Tenuously based on the legends of Easter Island, Chile, this story details a civil war between the two tribes on the island: the Long Ears and the Short Ears. A warrior from the ruling ... See full summary »
In a future where the polar ice-caps have melted and Earth is almost entirely submerged, a mutated mariner fights starvation and outlaw "smokers," and reluctantly helps a woman and a young girl try to find dry land.
Considered incredibly difficult and expensive to put on, Tristan and Isolde is rarely performed, however thanks to Ms. Vlahos' brilliantly condensed version and a remarkable donor to YMF (... See full summary »
Chris M. Allport
Andrew Scott Carter,
Englishmen come to explore and settle the new world. There they find natives who are curious about their "firesticks" and strange customs. One Englishman, John Smith, is captured by the ... See full summary »
Danièle J. Suissa
Tenuously based on the legends of Easter Island, Chile, this story details a civil war between the two tribes on the island: the Long Ears and the Short Ears. A warrior from the ruling class falls in love with a girl from the lower class, and must decide on his position in a time of great civil unrest. The ruling class are demanding larger and larger Moai (stone statues), a task which the lower class and the island ecology are more and more reluctant to provide. Written by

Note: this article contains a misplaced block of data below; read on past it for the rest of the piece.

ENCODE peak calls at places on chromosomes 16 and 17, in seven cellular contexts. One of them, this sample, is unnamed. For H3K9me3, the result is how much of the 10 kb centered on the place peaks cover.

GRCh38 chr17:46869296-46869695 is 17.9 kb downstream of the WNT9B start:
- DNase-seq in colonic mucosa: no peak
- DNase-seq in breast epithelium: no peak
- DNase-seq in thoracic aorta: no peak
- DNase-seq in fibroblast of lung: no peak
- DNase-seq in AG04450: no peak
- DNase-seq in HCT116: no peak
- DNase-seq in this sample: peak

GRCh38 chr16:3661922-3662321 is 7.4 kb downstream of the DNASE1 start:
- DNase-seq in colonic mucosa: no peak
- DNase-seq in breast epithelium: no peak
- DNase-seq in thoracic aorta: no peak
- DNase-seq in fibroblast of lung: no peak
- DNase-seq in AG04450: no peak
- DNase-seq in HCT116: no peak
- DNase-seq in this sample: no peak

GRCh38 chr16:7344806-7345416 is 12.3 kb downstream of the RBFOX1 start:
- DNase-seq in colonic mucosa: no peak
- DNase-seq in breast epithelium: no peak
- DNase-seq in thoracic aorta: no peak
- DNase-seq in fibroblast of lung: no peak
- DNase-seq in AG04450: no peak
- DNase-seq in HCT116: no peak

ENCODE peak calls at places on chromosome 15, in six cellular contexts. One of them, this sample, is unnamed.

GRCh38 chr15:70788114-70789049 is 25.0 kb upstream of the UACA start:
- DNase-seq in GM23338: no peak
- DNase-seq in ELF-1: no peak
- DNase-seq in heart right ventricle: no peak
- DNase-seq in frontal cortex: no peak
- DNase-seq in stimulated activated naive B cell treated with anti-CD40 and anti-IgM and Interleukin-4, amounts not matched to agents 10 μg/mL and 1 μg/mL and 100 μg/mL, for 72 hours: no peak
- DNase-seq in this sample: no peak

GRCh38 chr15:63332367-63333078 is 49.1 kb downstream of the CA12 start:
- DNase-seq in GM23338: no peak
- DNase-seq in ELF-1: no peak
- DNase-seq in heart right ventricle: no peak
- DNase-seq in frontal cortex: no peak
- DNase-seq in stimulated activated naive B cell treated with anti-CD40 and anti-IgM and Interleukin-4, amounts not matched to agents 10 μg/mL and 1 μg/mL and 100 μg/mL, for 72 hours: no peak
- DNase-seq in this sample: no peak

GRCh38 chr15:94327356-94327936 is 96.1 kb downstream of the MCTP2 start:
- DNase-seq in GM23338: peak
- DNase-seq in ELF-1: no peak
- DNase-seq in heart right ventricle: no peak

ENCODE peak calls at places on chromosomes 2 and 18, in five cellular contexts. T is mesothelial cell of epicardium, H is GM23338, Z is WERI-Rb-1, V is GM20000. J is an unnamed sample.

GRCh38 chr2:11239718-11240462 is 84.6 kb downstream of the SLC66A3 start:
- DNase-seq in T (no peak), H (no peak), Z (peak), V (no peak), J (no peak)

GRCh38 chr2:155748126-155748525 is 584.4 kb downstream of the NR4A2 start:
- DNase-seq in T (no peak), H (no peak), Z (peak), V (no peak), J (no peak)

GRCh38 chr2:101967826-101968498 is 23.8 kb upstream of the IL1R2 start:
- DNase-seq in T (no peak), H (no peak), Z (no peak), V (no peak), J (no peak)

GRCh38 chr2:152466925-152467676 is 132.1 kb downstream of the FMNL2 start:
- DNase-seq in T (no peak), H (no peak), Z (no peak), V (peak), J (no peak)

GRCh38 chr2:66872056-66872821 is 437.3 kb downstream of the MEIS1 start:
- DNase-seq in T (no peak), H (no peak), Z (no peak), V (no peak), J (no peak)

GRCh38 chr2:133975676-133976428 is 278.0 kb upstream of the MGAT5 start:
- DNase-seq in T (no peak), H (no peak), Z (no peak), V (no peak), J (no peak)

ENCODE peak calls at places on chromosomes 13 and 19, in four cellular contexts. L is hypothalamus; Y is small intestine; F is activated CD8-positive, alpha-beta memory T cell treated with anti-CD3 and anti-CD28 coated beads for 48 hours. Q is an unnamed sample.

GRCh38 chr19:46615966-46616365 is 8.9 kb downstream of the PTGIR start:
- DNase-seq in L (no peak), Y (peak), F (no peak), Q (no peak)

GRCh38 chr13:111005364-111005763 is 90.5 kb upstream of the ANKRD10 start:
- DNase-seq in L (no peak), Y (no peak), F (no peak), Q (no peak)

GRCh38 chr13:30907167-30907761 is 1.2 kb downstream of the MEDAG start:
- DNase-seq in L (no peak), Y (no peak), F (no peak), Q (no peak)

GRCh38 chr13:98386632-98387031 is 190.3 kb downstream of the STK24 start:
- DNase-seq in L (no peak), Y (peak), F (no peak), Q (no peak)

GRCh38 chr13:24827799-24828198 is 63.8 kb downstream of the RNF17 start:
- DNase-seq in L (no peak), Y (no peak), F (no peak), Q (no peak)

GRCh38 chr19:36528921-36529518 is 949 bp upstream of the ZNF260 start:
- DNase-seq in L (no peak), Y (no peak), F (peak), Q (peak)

Murray Chapman <firstname.lastname@example.org>
I had not seen the movie prior to going there 6 months ago, for two reasons: people told me it was boring, and when I started watching it, I was bothered by the orangey hue of the movie.
I'm glad that this time I persisted. By no means a classic, it certainly is entertaining, and the actions scenes are genuinely GOOD.
I went to Rapa Nui because I was mesmerized with the idea of an ultra-isolated island where an ecological tragedy happened because of huge stone heads. In fact, I read extensively about the island before visiting it. The reading I recommend the most is Jared Diamond's book "Collapse", which draws from reputable scientific sources and Mr. Diamond's encyclopedic knowledge of geography and biology.
I was hoping to find an island of archaeological interest. What I found was an open-air museum that exceeded all my expectations about archeology, and also a very pleasant and delightful place to visit.
There is no crime. There is no pollution. The only (tiny) beach has white sand and blue water in a perfect temperature. The natives are incredibly nice and even the tourists were interesting (because, really, who goes there?). Now I have a toddler-sized moai in my living room and many wonderful pictures with stones, moai, sunsets, stones, blue sea, volcanoes, moai, and lots of more stones.
And the trees? Around the only town, Hanga Roa, there are many of them! Traumatized with the haunting tale of environment destruction, people are starting to plant crops, and the hotels have beautiful gardens, and the whole town is shady and breezy because of all the trees. It's not all dryness and destruction.
I also believe this movie is underrated. Don't go by the negative interviews! The orangey colors of the movie, though lamentable, don't detract from the overall experience, but if you can find a better copy, by all means do so.
4 of 6 people found this review helpful.
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